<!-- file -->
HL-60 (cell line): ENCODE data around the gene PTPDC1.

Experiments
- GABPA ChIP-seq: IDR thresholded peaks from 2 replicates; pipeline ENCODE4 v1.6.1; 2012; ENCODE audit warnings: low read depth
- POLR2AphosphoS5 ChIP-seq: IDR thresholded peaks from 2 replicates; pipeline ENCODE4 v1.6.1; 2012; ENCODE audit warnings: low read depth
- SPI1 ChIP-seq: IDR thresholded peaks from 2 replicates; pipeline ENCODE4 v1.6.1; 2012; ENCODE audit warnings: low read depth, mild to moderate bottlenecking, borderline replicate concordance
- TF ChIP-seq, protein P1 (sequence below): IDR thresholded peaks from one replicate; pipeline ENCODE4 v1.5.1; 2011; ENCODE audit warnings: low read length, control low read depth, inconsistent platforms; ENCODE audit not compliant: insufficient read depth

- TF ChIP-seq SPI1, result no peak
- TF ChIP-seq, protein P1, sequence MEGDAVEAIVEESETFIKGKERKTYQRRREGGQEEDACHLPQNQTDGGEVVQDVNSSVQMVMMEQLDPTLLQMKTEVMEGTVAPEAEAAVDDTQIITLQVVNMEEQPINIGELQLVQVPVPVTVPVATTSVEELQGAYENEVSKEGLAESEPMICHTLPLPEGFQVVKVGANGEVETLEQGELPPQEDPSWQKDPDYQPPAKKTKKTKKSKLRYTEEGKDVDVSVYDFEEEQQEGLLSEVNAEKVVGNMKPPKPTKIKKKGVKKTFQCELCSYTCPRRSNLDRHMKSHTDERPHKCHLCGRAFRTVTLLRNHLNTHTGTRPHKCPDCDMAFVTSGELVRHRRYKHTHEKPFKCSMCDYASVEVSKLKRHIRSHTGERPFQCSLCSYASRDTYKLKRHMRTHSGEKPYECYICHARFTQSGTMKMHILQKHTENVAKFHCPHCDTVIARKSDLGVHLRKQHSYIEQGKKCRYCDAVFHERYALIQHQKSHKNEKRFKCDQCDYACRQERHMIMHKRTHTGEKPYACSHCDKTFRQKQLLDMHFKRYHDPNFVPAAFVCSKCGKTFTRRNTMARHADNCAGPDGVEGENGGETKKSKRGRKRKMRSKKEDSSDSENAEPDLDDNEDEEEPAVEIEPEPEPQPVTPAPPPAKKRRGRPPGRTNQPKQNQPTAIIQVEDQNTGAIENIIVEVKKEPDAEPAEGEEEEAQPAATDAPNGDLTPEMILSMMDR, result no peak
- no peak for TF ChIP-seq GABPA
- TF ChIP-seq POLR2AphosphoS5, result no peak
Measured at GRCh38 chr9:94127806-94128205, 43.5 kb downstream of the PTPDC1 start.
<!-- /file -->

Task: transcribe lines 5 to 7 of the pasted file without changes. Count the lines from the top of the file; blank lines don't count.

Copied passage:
- SPI1 ChIP-seq: IDR thresholded peaks from 2 replicates; pipeline ENCODE4 v1.6.1; 2012; ENCODE audit warnings: low read depth, mild to moderate bottlenecking, borderline replicate concordance
- TF ChIP-seq, protein P1 (sequence below): IDR thresholded peaks from one replicate; pipeline ENCODE4 v1.5.1; 2011; ENCODE audit warnings: low read length, control low read depth, inconsistent platforms; ENCODE audit not compliant: insufficient read depth

- TF ChIP-seq SPI1, result no peak